Steve Bullock Music

Steve Bullock Music

@GuitarmoogMusic

Followers1.8K
Following962

Ambient, blues & rock guitarist, member of @TheVanityDrones, ambient music, guitar and pedal stuff on YouTube. Alt of (now closed) @Guitarmoog

Brussels, Belgium
Joined on August 08, 2020
Statistics

We looked inside some of the tweets by @GuitarmoogMusic and here's what we found interesting.

Inside 100 Tweets

Time between tweets:
14 minutes
Average replies
2
Average retweets
1
Average likes
21
Tweets with photos
6 / 100
Tweets with videos
0 / 100
Tweets with links
0 / 100

Coincidentally, I’ve just now been watching this week’s @thatpedalshow as I do every week and Mick Taylor talks about coping with similar things. It chimed with me like Raphael’s article did. Worth it from 15m10s even if you’re not in #GuitarTwitter. https://t.co/R7z3Fjnplj

Quoted @dusttodigital

Happy birthday to Barbara Lynn, born on this day in 1942 in Beaumont, Texas. Here she is performing “What I’d Say” in 1966. https://t.co/G4wNPKXPOL

This is rather splendid. https://t.co/xTJQhk4jvl

I think that’s all. Didn’t really mean to do this thread, but Rafael’s article sparked it and it kept coming. I’m glad I did though. I’ve finally leaned that it’s not important whether anyone reads it or not, so I’m off to build lego with Mini-Moog. Bon Weekend!

Being good at something doesn’t mean you have to do it. Being average at something doesn’t mean you can’t enjoy it. Your mental and physical health have to come first. The adrenaline and endorphin rushes social media are designed to make you try to maintain are dangerous.

I never actually wanted to do politics. I wanted to do philosophy, but I failed my formal logic course, and I kept getting good grades in politics, so I did that instead. Of course. If you’re good at it, you must like it and you must do it.

And it’s working. My mental health is the best its been in 4 years. Mrs Moog got her husband back, and Mini-Moog his papa. The long-Covid/diabetes combo is a fucker, but the incremental improvement is real, I’ve lost a lot of weight, and the diabetes is well under control.

I tried to total self-exile from Twitter. Cold Turkey. It worked for a bit, but I had lost a connection to the outside world which I needed with illness and lockdown. This account and the wonderful #GuitarTwitter allowed me to have a happy, fun Twitter without the politics.

So I did the unthinkable, and just stopped. That was the moment recovery started. The world carried on as before. Me not commenting on events didn’t make the slightest difference to them, or anything. Recovery became my full time occupation.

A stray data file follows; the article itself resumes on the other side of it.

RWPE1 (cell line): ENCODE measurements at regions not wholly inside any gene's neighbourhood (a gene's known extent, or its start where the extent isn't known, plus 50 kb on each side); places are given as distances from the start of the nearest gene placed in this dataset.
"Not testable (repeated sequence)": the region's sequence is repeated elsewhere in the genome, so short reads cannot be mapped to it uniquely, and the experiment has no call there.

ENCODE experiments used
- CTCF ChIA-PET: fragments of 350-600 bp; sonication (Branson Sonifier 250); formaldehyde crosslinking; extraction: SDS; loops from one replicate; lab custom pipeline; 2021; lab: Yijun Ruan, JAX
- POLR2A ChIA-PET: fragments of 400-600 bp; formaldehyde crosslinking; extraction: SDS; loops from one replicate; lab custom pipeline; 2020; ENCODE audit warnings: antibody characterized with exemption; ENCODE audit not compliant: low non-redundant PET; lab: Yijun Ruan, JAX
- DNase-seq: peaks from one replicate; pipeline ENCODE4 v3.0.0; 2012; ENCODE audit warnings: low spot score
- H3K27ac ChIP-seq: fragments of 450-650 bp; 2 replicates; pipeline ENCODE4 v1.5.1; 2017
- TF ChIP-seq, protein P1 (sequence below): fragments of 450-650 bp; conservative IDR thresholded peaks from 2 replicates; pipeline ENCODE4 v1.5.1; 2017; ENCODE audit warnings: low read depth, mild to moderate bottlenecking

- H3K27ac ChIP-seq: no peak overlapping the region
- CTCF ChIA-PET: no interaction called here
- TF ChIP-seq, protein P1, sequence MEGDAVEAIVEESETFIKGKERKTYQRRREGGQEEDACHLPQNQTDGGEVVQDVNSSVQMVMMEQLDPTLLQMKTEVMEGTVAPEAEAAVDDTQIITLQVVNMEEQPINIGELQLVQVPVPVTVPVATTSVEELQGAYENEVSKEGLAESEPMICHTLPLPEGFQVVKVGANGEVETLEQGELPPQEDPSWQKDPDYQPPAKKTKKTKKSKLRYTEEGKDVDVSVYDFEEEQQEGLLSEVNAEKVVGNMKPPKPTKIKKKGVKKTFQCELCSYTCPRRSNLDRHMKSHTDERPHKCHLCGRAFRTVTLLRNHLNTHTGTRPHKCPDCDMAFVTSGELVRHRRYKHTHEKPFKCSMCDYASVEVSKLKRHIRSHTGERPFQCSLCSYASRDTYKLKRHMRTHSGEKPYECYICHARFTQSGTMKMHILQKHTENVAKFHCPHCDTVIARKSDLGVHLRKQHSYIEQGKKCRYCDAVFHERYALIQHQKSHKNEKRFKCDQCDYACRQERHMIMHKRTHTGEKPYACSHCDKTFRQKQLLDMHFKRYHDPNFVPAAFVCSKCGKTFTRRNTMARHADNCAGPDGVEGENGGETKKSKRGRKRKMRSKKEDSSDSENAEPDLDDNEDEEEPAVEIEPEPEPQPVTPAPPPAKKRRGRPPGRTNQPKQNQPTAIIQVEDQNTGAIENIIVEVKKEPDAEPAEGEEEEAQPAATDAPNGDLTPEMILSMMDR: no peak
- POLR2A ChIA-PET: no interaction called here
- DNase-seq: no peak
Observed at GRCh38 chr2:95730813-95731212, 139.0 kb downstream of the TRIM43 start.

The despair it triggered, combined with years of anxiety, bad living, adrenaline ups and disappointment downs, and debilitating long-Covid, brain-fog (and yet to be diagnosed diabetes), led to a total breakdown.

It took a proper breakdown, triggered (though not caused) by, of all things, many remainers’ nasty reactions to the people of Sunderland and the North East (which includes my friends and family), to make me stop.

[As a side-note, I did at least start saying no to requests to do TV and Radio. Why anyone wants to be on TV is totally beyond me. Every appearance meant at least 24 hours of total anxiety for me. I’m looking forward to never doing it again, unless it’s from behind a guitar]

The false self-justification that “it’s important” (it wasn’t) that I keep going squashed painfully shit self-delusionary attempts to limit engagement or take twitter breaks, even when I got Covid and then didn’t recover.

Kind as it was of people to follow me and read what I wrote, having a large-ish account was a millstone that dragged me away from the things I wanted to do - music, spend time with my family, be calm and happy - and down into a self-destructive cycle, mentally and physically.

The modern world tells us that followers, likes and retweets are a measure of our value. If people like it, what you’re saying must be important. You must be important. Platforms are literally designed to activate this reward system in your brain. It’s bollocks, honestly.

I’d always said I just wanted to go back to making music, and I should have done that as soon as the 2019 election was over and Brexit became inevitable. But the adrenaline and endorphins are addictive, and it seemed essential, for some reason, that I kept going.

But it took its toll cumulatively on me. This paragraph sums it up perfectly. I was sick all the time. I had colds that wouldn’t go away, tomach problems, an ear infection that lasted 4 months, my weight was out of control. I’d cram whatever I needed to keep going into my mouth. https://t.co/VnkmGMcokJ

But it took its toll cumulatively on me. This paragraph sums it up perfectly. I was sick all the time. I had colds that wouldn’t go away, tomach problems, an ear infection that lasted 4 months, my weight was out of control. I’d cram whatever I needed to keep going into my mouth. https://t.co/VnkmGMcokJ

So I thought I had a responsibility to speak out, and did, and to my surprise far more people listened and were interested in what I had to say than I ever expected. This was lovely of people, and encouraging, and sparked lots of adrenaline and endorphins.

In 2016 though I realised that I was one of only a few of people who had worked for the UK in the EU who were able to speak out to counteract the stream of untruths being spread. Others were still civil servants, or now in the private sector, so limited in what they could say.

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